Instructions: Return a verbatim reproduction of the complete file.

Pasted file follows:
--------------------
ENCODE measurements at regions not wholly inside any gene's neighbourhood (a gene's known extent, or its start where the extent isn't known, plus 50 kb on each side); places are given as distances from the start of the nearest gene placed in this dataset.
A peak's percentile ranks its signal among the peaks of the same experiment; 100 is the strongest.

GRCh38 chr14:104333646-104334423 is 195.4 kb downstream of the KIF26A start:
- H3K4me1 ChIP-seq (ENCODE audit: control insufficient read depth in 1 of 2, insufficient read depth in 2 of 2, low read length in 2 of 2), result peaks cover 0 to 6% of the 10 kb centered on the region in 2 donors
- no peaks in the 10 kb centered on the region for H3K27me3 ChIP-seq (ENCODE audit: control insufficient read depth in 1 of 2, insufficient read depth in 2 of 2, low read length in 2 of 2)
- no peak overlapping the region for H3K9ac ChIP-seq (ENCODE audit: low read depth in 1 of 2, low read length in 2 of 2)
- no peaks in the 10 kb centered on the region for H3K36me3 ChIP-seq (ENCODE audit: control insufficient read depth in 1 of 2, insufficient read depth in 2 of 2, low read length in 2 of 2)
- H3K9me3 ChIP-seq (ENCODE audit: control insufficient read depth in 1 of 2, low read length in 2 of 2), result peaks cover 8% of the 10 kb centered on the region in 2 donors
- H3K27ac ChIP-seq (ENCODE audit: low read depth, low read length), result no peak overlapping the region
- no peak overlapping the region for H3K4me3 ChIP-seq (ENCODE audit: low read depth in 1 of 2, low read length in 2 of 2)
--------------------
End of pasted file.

ENCODE measurements at regions not wholly inside any gene's neighbourhood (a gene's known extent, or its start where the extent isn't known, plus 50 kb on each side); places are given as distances from the start of the nearest gene placed in this dataset.
A peak's percentile ranks its signal among the peaks of the same experiment; 100 is the strongest.

GRCh38 chr14:104333646-104334423 is 195.4 kb downstream of the KIF26A start:
- H3K4me1 ChIP-seq (ENCODE audit: control insufficient read depth in 1 of 2, insufficient read depth in 2 of 2, low read length in 2 of 2), result peaks cover 0 to 6% of the 10 kb centered on the region in 2 donors
- no peaks in the 10 kb centered on the region for H3K27me3 ChIP-seq (ENCODE audit: control insufficient read depth in 1 of 2, insufficient read depth in 2 of 2, low read length in 2 of 2)
- no peak overlapping the region for H3K9ac ChIP-seq (ENCODE audit: low read depth in 1 of 2, low read length in 2 of 2)
- no peaks in the 10 kb centered on the region for H3K36me3 ChIP-seq (ENCODE audit: control insufficient read depth in 1 of 2, insufficient read depth in 2 of 2, low read length in 2 of 2)
- H3K9me3 ChIP-seq (ENCODE audit: control insufficient read depth in 1 of 2, low read length in 2 of 2), result peaks cover 8% of the 10 kb centered on the region in 2 donors
- H3K27ac ChIP-seq (ENCODE audit: low read depth, low read length), result no peak overlapping the region
- no peak overlapping the region for H3K4me3 ChIP-seq (ENCODE audit: low read depth in 1 of 2, low read length in 2 of 2)